We are working to understand human metabolism and what happens when this biological system breaks down. The problem is more important than ever, given the increasing burden that diabetes and other metabolic dysfunctions have on human health and society.



Blocking Immune Cell Treats New Type of Age-Related Diabetes

Diabetes is often the result of obesity and poor diet choices, but for some older adults the disease might simply be a consequence of aging. New research has discovered that diabetes—or insulin resistance—in aged, lean mice has a different cellular cause than the diabetes that results from weight gain (type 2). And the findings point toward a possible cure for what the co-leading scientists, Ronald Evans and Ye Zheng, are now calling a new kind of diabetes (type 4). In mice with age-related disease, the labs found abnormally high levels of immune cells called T regulatory cells (Tregs) inside fat tissue.

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Fighting Liver Fibrosis, the Wound that Never Heals

Chronic damage to the liver eventually creates a wound that never heals. This condition, called fibrosis, gradually replaces normal liver cells—which detoxify the food and liquid we consume—with more and more scar tissue until the organ no longer works. Scientists led by Ronald Evans have identified a drug that halts this unchecked accumulation of scar tissue in the liver. The small molecule, called JQ1, prevented as well as reversed fibrosis in animals and could help the millions of people worldwide affected by liver fibrosis and cirrhosis, caused by alcoholism and diseases like hepatitis. These results were published in PNAS the week of December 7, 2015.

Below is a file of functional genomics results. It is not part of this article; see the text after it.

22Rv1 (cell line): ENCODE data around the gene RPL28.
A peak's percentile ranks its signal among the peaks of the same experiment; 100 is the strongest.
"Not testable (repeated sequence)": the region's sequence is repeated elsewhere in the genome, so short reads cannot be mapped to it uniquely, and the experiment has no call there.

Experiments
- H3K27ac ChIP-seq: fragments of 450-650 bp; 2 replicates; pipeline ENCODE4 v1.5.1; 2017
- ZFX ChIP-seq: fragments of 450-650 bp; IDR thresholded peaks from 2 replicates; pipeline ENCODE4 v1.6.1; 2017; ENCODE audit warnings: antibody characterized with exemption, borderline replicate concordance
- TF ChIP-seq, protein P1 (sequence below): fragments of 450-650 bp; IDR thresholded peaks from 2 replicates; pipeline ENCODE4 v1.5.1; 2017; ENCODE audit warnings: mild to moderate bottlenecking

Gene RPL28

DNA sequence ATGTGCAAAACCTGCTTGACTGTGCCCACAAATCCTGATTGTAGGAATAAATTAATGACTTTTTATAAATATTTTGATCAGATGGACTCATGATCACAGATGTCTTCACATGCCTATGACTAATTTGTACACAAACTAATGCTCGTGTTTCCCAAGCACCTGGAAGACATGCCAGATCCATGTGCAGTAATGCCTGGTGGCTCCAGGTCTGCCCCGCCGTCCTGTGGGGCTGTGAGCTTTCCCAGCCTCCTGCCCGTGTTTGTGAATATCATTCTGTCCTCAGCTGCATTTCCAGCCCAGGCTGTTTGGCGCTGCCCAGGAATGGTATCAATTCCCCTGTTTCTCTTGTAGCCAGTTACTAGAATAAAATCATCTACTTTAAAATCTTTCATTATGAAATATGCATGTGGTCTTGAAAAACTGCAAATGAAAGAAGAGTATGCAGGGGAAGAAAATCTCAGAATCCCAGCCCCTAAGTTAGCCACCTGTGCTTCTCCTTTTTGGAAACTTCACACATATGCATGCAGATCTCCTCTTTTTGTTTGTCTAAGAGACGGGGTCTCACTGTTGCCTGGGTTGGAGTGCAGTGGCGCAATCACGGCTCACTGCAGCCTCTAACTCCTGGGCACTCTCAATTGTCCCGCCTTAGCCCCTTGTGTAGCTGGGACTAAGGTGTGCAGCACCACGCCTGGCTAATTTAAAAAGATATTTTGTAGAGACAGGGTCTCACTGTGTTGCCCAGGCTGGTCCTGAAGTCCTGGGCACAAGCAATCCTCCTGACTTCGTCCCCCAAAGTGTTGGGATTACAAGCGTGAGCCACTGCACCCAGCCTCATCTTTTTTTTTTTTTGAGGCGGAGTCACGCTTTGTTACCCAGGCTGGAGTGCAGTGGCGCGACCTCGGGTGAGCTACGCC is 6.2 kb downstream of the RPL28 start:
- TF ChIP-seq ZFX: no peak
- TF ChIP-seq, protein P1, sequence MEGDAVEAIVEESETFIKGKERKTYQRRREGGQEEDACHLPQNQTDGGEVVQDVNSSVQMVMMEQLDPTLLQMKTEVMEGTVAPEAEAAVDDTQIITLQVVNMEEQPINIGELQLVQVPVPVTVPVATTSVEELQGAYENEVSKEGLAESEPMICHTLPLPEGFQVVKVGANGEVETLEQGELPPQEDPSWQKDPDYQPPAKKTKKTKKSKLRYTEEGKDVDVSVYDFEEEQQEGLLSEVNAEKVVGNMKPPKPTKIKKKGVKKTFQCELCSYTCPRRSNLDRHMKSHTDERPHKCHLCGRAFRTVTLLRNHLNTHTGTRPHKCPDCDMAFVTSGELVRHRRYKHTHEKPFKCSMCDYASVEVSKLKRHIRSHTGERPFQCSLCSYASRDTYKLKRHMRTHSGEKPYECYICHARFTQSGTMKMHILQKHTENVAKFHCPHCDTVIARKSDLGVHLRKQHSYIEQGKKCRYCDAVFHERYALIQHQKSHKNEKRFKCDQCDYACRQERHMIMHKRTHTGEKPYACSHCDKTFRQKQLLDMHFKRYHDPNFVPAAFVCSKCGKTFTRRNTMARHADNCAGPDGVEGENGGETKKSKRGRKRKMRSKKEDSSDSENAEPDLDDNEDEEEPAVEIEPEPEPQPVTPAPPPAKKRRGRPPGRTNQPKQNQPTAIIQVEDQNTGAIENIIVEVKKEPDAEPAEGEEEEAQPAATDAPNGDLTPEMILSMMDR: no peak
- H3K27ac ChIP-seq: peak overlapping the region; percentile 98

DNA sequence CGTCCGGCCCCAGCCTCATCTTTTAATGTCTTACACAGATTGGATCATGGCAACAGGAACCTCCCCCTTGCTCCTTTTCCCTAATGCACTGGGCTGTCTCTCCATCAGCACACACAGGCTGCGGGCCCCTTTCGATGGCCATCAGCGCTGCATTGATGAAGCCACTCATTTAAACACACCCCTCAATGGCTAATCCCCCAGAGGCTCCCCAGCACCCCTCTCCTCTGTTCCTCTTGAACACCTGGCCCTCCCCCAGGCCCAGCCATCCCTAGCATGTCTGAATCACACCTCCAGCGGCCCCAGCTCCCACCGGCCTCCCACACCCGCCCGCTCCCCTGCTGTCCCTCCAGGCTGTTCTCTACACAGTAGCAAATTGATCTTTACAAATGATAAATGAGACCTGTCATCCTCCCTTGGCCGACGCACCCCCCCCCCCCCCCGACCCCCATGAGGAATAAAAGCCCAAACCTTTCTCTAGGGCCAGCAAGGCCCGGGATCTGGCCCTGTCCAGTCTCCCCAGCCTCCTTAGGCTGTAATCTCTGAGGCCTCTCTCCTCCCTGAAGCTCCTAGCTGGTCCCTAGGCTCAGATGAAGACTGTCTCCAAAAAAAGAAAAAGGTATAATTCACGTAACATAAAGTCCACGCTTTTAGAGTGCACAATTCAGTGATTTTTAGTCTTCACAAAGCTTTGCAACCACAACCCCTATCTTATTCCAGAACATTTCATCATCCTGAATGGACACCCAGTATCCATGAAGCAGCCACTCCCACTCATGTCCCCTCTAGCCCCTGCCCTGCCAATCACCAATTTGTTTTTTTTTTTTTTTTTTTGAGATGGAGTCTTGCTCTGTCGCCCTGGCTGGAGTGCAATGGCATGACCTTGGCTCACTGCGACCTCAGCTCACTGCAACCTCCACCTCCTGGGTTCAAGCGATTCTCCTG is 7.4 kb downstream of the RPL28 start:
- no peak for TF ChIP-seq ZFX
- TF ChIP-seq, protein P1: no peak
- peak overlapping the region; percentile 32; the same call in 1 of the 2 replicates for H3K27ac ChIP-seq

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Cell Metabolism

New Tie Between Cholesterol and Bone Density

Alan Saghatelian and collaborators at the University of Texas Southwestern Medical Center uncovered how lipid metabolism is involved in maintaining bone health. Using a method developed in the Saghatelian lab, the team discovered that cholesterol can bind to a protein called estrogen-related receptor alpha that regulates bone density. This finding, published in Cell Metabolism on January 14, 2016, suggests that drugs commonly used to manage cholesterol levels also impact bone density and points to newer and better drugs to treat bone diseases.


How the Cell’s Power Station Survives Attacks

Mitochondria, the power generators in our cells, are essential for life. When they are under attack—from poisons, environmental stress or genetic mutations—cells wrench these power stations apart, strip out the damaged pieces and reassemble them into usable mitochondria. Now, Reuben Shaw’s lab has uncovered an unexpected way in which cells trigger this critical response to threats, offering insight into disorders such as mitochondrial disease, cancer, diabetes and neurodegenerative diseases—particularly Parkinson’s disease, which is linked to dysfunctional mitochondria. The work was published January 15, 2016 in Science.
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